In the midst of the intensification of a nationwide and global strike movement, Brazilian workers at Companhia Siderúrgica Nacional (CSN) began a series of strikes and demonstrations across the country, demanding higher salaries and bonuses.
The strike began on March 31 at the Casa de Pedra mine, located in the city of Congonhas, in the interior of Minas Gerais. According to CSN’s website, it is the “oldest iron ore mine in operation in Brazil” and “currently has a production capacity of 30 million tons per year.” The movement was joined by workers at the Pires mine, which is in the neighboring town Ouro Preto.
In both units, the movement is led by the trade union Metabase Inconfidentes, affiliated to the trade union federation CSP-Conlutas and controlled by the Morenoite Unified Socialist Workers Party (PSTU). Despite the workers’ demonstration of struggle throughout the week, challenging the company with effective participation in the strike and demonstrations, the union bulletin on April 7 reported:
“Are we on strike after all? No, comrades! We are in a mobilization process according to the deliberation of the assembly that took place on April 1, in which 77.11 percent of the workers decided to reject the company’s proposal.”
The bulletin still tried to defend the union’s refusal to demand an indefinite strike: “In our initial understanding, this measure [the strike] is precipitous and can defeat the movement....”
The treachery of the pseudo-left union in Minas Gerais became even more evident after the movement spread beyond its ranks. Workers rose up independently of their unions at the Port of Itaguaí—a major iron ore export hub—and at the Presidente Vargas Steelworks in Volta Redonda, the largest steel mill in Latin America, both in the state of Rio de Janeiro.
According to a report on the website Foco Regional, the strike at the Presidente Vargas plant on the morning of the April 5 was carried out by a group of maintenance workers “in a demonstration that reinforces the lack of credibility of the current leadership of the Metalworkers Union and even of those who call themselves opposition leaders ” (our emphasis). While the union in Volta Redonda is led by the Força Sindical, the official opposition is headed by the PSTU Morenoites, the same ones who refused to declare a strike at the mining units in Minas Gerais. Also, according to the report on the Volta Redonda steelworkers strike, “the action was supposedly spontaneous, gathering between 40 and 50 workers of the shift that ended at 3 pm.”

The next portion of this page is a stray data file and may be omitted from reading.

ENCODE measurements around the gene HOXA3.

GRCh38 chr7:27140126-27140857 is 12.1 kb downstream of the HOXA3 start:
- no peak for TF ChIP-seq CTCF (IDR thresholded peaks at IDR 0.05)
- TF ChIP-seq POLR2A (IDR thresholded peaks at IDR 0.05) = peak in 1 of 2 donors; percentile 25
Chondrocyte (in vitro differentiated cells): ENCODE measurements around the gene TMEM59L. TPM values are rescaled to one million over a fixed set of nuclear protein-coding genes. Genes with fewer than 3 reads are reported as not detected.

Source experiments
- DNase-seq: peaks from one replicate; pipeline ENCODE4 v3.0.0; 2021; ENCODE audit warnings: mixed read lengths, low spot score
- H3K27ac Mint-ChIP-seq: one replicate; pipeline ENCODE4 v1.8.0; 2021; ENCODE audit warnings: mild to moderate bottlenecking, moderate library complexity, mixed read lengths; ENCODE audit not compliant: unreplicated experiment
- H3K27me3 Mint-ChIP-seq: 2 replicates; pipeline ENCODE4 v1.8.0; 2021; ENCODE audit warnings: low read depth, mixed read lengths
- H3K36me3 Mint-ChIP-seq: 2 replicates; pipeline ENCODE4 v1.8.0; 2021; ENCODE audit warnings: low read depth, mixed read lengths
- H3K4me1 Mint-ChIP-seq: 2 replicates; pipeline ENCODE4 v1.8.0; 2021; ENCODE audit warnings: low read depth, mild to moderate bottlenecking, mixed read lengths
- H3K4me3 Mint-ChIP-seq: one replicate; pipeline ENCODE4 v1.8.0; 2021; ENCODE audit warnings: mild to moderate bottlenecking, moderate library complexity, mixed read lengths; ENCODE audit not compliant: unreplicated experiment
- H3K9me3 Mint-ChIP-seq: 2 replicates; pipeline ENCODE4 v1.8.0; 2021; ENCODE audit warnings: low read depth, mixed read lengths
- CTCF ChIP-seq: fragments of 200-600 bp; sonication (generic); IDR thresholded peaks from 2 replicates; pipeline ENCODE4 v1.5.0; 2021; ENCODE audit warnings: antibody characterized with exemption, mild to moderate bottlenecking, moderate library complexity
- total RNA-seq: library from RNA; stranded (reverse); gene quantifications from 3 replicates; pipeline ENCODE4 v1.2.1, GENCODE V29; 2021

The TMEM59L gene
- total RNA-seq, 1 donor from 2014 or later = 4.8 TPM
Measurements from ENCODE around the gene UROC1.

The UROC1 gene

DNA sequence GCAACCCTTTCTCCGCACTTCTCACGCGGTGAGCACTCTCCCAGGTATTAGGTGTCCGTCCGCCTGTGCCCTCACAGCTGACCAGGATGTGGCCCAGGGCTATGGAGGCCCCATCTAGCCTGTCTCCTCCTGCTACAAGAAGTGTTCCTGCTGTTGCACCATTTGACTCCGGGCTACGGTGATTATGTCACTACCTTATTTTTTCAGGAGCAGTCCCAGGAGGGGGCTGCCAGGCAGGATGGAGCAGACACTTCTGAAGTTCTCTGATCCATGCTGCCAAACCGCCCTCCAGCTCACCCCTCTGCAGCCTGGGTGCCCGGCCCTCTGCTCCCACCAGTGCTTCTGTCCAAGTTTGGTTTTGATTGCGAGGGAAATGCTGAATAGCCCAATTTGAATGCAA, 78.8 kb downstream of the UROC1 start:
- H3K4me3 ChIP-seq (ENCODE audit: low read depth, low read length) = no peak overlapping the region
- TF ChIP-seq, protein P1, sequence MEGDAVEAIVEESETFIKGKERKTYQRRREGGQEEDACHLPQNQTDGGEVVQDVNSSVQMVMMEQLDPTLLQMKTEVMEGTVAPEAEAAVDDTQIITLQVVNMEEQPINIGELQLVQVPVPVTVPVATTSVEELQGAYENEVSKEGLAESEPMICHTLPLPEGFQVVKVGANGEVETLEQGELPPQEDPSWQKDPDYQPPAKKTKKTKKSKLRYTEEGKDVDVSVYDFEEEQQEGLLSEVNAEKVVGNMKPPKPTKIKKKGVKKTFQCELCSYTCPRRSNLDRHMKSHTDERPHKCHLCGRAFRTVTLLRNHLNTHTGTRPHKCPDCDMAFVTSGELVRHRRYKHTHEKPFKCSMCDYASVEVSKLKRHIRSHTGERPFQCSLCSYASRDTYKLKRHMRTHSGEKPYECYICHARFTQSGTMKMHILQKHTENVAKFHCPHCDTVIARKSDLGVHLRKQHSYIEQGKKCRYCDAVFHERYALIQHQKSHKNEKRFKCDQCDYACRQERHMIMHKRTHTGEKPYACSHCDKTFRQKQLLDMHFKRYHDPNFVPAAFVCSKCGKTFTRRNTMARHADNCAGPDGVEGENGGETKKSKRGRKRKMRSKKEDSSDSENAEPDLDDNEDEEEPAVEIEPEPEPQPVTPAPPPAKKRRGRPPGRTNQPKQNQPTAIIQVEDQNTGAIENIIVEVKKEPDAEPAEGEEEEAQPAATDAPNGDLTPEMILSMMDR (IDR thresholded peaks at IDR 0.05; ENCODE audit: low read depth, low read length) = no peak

Following the example set by the wildcat strike in Volta Redonda, CSN workers in Porto de Itaguaí also stopped working. As reported by the Jornal Atual newspaper, “The movement in Itaguaí is actually a reflection of what is happening in Volta Redonda.” In an interview with the newspaper, the vice-president of the union himself confirmed that the movement “came from the employees themselves and was not organized by the union.”
Foco Regional reported a substantial increase in the movement in Volta Redonda the following day, with a new strike and a strongly attended assembly inside the mill. In a video posted on the internet, a worker declared to the applause of the assembly, “Either it improves [the agreement proposal] or we stop everything.”
The third day of strike at the mill was even stronger, with an assembly fully occupying the facility’s courtyard. In a video shared on social media, workers are called to shout “our battle cry” and respond massively: “Workers united will never be defeated!”
The cry of the workers today hearkens back to historical struggles of the working class in Latin America, and particularly the struggles against the military dictatorship in Brazil, initiated with a US-backed coup in 1964 and officially ended in 1985 as a result of a semi-insurrectionary uprising by the working class.